Student scientists show off at science fair
January 27, 2015
Students crowded into the Jeremy Ranch Elementary School gymnasium. Amid the rows of science fair projects and the chattering students, fifth-graders London Saiki and Clara Stewart were beaming.
They had worked for more than a month on their experiment, which was designed to see if salt crystals or sugar crystals grow faster. Now that it was time to show the project off, it was the hard work was worth it.
"The funnest part was probably making the crystals and seeing how quickly they grew," Saiki said. "It was fun to look at them each day and see the difference."
The school held its science fair Thursday, Jan 22. Stacia Hoots, a parent who coordinated the fair, said 30 percent of the students did a personal project. Additionally, each kindergarten and first-grade class participated in a class project.
"When you look at it that way, 60 percent of our kids actually worked through the scientific method during this science fair period," Hoots said. "We’re really excited about that."
Though students in all grades participated, fifth-grade winners will go on to compete at the Park City School District Science Fair. It is a chance for them to demonstrate the progress they’ve made throughout their time at the school.
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"Students work through the scientific method each year, and fifth grade is kind of the culmination," Hoots said. "They need to show what they’ve learned. It’s a self-study kind of project, and it helps show them problem-solving skills and critical thinking: ‘I have a problem, so how do I solve it?’"
Hannah and Emma Smoak worked on a project to find out whether plants grow faster under natural sunlight or artificial sunlight. Their hypothesis was that natural sunlight would be better but were surprised to find that wasn’t the case. The plant under the sunlight grew 2.5 inches, while the one under artificial light grew three inches.
"We found out the artificial light is better because it’s more direct," Hannah Smoak said, adding that she enjoyed testing the hypothesis. "At the end of the day, the sun goes up and down. But artificial light doesn’t turn off unless you turn it off."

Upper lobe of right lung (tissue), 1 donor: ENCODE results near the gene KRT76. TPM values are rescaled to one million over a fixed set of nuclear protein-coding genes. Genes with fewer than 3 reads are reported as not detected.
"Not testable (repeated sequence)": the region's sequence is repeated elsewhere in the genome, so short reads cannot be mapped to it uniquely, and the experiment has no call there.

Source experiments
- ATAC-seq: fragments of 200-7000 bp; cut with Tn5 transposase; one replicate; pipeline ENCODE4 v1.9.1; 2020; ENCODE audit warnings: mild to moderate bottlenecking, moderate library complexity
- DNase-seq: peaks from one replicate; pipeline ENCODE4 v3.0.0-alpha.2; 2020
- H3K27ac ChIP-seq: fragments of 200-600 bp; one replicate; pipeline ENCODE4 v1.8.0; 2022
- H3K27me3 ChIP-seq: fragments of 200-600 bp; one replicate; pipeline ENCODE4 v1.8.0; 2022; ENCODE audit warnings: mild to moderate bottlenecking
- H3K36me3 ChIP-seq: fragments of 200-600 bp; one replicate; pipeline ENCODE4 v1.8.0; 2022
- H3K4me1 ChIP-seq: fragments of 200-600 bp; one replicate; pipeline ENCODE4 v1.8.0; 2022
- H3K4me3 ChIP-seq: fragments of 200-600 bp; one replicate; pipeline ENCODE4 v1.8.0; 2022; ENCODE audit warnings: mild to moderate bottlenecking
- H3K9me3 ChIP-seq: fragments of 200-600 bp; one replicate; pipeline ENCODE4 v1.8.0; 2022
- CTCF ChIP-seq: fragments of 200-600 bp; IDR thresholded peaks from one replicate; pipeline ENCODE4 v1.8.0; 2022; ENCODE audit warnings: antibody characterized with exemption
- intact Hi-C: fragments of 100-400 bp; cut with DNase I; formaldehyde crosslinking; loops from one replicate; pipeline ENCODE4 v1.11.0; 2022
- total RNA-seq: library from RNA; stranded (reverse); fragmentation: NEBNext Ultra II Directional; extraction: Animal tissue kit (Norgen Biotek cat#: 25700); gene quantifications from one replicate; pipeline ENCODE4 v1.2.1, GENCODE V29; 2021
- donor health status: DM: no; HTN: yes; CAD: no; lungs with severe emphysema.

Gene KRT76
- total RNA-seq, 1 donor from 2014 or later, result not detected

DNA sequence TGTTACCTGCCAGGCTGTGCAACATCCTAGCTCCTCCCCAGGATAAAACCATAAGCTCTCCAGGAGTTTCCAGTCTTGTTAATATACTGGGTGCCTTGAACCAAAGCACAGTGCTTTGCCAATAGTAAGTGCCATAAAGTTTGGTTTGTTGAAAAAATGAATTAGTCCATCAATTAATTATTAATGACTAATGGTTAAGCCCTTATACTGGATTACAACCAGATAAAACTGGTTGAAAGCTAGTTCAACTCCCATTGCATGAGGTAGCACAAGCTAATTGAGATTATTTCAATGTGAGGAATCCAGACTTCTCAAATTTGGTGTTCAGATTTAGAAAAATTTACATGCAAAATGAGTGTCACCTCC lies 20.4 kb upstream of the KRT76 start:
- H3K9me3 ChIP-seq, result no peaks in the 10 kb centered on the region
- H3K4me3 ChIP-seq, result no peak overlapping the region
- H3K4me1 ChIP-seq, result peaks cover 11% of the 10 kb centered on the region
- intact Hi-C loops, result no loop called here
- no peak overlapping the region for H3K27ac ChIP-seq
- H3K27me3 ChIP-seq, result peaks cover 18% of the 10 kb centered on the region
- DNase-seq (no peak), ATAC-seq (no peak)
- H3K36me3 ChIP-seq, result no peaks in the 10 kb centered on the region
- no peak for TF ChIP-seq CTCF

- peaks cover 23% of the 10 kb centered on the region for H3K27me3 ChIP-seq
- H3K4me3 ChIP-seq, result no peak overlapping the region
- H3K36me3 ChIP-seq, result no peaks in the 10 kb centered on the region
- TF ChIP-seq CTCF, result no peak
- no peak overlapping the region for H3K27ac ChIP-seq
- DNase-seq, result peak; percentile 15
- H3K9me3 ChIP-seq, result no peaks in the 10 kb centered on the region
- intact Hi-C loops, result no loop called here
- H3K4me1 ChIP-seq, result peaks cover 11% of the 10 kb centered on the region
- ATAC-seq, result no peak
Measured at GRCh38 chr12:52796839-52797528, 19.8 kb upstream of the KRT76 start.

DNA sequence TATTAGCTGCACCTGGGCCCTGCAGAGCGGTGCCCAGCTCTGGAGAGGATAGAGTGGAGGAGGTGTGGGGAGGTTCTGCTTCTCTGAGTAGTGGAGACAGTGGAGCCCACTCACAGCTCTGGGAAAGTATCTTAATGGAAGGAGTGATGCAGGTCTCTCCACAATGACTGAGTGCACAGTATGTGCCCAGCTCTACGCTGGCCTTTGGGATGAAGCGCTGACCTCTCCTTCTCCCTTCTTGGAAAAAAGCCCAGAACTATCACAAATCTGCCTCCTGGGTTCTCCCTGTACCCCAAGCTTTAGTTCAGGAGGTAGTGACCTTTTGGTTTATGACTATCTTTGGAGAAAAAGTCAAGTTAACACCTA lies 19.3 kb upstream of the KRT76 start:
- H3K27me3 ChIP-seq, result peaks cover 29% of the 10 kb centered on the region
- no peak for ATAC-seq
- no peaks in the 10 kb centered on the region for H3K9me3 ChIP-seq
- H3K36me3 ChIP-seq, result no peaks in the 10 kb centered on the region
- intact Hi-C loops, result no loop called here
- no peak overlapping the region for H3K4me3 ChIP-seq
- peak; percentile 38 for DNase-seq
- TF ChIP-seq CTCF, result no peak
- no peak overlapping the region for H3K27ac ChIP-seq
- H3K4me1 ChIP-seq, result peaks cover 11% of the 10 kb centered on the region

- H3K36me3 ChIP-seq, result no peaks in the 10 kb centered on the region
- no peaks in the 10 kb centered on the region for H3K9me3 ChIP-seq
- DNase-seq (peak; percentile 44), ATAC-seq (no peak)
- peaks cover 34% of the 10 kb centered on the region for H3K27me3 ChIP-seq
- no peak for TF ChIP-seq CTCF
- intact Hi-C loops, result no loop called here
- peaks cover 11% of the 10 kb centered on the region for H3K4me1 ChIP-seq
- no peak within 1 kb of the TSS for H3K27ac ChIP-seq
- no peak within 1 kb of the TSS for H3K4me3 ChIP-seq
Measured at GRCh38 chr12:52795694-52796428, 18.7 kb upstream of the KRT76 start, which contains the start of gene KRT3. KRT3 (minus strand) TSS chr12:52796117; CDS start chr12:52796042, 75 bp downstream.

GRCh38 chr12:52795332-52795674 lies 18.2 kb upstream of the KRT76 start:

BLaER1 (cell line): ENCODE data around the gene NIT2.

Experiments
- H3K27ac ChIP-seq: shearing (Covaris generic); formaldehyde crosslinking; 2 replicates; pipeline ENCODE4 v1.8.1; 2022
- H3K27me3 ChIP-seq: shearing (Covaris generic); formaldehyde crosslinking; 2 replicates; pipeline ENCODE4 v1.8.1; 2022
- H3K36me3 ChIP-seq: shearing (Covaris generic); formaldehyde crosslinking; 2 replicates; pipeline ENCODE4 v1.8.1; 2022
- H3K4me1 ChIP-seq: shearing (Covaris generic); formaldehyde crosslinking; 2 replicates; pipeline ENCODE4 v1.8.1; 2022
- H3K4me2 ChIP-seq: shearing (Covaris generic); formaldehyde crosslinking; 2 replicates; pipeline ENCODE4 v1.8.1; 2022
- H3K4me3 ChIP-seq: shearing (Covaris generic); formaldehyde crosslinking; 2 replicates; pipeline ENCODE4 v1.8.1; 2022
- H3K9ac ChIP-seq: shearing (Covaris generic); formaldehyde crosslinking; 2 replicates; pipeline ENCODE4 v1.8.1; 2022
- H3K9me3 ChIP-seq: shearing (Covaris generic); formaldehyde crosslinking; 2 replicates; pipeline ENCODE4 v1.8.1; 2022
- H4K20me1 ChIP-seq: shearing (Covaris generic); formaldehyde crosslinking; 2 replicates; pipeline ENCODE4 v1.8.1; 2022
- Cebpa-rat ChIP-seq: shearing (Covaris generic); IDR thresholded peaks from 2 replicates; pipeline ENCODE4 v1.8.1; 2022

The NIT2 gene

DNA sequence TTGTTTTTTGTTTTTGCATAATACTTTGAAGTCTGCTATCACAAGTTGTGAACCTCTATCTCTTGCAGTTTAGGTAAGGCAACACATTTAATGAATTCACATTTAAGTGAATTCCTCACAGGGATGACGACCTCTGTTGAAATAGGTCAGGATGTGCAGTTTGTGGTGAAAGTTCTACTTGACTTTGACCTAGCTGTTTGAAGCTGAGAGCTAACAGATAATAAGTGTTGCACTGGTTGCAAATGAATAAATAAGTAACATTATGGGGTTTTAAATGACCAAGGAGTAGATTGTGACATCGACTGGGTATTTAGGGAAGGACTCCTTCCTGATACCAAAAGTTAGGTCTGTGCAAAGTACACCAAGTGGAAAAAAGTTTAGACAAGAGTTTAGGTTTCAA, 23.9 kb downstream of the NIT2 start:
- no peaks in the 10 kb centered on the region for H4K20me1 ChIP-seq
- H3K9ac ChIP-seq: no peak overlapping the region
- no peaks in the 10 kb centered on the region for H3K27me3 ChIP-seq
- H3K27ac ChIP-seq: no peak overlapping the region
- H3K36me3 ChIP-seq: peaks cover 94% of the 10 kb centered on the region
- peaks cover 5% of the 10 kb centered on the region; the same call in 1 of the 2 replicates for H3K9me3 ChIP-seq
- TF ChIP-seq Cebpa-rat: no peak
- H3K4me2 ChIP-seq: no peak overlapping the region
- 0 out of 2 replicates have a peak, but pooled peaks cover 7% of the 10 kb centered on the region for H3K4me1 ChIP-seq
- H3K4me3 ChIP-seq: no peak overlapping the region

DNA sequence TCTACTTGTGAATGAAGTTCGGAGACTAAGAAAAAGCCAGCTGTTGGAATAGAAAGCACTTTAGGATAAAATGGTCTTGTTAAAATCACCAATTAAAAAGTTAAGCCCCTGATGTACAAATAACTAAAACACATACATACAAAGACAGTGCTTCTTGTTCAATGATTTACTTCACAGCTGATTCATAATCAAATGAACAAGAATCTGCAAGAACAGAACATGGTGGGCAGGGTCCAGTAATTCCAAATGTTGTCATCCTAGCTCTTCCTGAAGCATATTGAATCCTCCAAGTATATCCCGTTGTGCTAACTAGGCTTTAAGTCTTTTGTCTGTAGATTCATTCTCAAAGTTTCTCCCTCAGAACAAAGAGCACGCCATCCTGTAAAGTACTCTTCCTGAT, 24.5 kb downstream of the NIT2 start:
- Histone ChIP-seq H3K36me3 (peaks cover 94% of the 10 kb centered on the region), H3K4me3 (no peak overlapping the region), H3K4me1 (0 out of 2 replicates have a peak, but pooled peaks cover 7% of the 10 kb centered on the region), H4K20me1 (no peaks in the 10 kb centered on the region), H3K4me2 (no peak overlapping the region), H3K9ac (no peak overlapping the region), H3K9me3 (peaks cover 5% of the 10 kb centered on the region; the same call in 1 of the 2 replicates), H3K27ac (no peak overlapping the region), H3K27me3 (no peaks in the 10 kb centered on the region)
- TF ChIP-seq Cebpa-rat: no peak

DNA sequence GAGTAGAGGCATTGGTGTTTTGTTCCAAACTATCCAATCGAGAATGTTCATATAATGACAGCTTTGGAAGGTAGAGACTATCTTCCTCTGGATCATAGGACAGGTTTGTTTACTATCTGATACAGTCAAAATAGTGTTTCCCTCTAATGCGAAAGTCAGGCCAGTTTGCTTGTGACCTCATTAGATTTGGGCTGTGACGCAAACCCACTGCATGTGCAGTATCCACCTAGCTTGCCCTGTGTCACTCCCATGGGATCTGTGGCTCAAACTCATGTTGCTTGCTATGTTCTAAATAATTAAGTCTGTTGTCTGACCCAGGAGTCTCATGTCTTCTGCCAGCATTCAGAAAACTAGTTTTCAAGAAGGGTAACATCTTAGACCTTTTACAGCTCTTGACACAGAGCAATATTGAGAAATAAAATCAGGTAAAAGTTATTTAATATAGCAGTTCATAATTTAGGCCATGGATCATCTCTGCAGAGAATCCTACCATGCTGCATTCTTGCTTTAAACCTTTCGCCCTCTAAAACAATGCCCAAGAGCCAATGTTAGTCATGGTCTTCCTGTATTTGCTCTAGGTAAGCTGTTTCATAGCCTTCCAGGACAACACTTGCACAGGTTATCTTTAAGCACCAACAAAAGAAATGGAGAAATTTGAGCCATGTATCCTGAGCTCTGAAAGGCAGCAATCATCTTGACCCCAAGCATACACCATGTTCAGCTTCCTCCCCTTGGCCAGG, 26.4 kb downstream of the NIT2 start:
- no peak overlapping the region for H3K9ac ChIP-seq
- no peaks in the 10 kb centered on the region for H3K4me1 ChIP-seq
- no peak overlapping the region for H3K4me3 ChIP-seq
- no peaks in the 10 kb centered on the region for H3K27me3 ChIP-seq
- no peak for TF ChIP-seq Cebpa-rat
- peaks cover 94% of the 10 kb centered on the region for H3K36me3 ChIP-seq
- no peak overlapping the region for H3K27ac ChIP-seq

Saiki and Stewart’s hypothesis was also incorrect. They thought the salt crystals would be longer on the sides, while the sugar crystals would be shorter. But being proven wrong — learning something new along the way — was a fun part of the process, they said.
The actual act of growing the crystals was also fun. It included quite a bit of trial-and-error but that didn’t discourage them.
"We learned that it’s actually kind of harder than you would think to make sugar and salt crystals," Stewart said, smiling. "If you touch a crystal while they’re growing, it will stop growing and that ruins the accuracy of it."
Shawn Kuennen, principal at Jeremy Ranch, said it was fun to wander through the gym and see the projects.
"This is a wonderful thing," he said. "Every year, it gets bigger and better, and I think the quality of the projects is improving, as well."
What is most rewarding about the fair, he said, is that it makes it clear that children often see the world differently than adults. And that’s something schools need to work hard to foster.
"It’s all about being curious," Kuennen said. "I think maybe we lose our curiosity a bit as we mature. And the science fair formalizes the curiosity. If there’s a structure to it, that makes it more likely to be something that continues through a lifetime. It’s all about the scientific method and exposing them to that. It refines their curiosity."
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